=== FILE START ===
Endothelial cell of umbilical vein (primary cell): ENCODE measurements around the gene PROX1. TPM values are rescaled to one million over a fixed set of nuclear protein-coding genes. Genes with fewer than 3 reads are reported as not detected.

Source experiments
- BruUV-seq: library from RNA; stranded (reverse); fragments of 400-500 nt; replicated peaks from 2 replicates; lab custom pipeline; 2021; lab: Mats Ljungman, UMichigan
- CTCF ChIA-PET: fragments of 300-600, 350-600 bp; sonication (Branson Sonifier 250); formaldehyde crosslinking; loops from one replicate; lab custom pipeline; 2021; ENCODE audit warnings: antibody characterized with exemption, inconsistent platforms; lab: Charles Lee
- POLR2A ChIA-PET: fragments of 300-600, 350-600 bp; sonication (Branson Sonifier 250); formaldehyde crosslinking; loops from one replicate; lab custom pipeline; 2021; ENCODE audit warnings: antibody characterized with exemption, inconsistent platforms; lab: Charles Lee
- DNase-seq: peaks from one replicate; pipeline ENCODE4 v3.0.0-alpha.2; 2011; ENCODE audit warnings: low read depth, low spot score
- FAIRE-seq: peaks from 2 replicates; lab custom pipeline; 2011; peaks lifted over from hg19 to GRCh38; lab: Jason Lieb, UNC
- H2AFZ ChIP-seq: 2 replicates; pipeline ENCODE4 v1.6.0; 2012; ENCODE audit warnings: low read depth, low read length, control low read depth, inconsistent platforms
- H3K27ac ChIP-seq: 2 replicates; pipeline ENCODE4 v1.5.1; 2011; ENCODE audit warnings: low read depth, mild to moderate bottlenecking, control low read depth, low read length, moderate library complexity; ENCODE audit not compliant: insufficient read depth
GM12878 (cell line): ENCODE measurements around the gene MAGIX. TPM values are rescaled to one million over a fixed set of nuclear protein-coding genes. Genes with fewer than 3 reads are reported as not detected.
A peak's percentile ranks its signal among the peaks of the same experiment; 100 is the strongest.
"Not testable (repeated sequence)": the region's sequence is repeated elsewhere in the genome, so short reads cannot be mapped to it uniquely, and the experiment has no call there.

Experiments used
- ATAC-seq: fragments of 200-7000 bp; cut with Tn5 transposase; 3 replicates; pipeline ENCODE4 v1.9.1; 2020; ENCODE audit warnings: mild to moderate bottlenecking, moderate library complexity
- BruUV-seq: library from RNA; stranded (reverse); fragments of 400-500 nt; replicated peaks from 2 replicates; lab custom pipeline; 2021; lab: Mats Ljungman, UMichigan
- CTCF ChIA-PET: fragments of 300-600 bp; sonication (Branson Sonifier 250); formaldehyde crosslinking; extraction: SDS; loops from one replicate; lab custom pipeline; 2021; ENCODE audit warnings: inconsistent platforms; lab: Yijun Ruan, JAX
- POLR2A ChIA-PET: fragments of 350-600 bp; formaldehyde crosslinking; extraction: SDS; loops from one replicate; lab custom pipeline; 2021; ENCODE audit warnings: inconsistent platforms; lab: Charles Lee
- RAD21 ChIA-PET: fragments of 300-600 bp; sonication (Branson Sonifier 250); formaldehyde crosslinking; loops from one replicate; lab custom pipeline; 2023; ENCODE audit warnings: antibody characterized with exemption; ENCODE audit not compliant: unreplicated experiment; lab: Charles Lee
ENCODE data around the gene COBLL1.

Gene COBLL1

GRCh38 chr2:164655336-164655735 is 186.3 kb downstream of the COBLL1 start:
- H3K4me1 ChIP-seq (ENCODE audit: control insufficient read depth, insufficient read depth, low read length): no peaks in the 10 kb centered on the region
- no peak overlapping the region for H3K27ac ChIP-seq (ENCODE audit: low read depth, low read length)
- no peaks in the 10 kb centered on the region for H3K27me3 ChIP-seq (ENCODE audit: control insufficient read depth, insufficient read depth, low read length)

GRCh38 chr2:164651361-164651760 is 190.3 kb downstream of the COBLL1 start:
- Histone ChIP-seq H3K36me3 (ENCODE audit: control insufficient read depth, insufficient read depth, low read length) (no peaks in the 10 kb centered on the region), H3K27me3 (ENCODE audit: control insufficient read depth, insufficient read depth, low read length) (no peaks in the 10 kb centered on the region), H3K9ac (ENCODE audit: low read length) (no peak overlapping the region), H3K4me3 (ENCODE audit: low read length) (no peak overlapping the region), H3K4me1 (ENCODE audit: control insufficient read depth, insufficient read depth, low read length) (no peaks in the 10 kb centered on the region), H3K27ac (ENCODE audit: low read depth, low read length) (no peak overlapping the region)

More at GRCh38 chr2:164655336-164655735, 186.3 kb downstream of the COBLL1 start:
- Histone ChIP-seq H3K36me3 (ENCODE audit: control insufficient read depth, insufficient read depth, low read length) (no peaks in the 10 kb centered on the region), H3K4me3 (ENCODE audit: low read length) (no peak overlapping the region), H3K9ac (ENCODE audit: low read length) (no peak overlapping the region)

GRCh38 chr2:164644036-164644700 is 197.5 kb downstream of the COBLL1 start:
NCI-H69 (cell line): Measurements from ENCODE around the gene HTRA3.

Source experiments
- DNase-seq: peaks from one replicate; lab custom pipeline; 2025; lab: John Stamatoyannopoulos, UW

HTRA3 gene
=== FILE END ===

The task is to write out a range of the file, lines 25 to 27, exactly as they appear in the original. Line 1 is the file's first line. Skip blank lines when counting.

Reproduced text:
GRCh38 chr2:164651361-164651760 is 190.3 kb downstream of the COBLL1 start:
- Histone ChIP-seq H3K36me3 (ENCODE audit: control insufficient read depth, insufficient read depth, low read length) (no peaks in the 10 kb centered on the region), H3K27me3 (ENCODE audit: control insufficient read depth, insufficient read depth, low read length) (no peaks in the 10 kb centered on the region), H3K9ac (ENCODE audit: low read length) (no peak overlapping the region), H3K4me3 (ENCODE audit: low read length) (no peak overlapping the region), H3K4me1 (ENCODE audit: control insufficient read depth, insufficient read depth, low read length) (no peaks in the 10 kb centered on the region), H3K27ac (ENCODE audit: low read depth, low read length) (no peak overlapping the region)

More at GRCh38 chr2:164655336-164655735, 186.3 kb downstream of the COBLL1 start: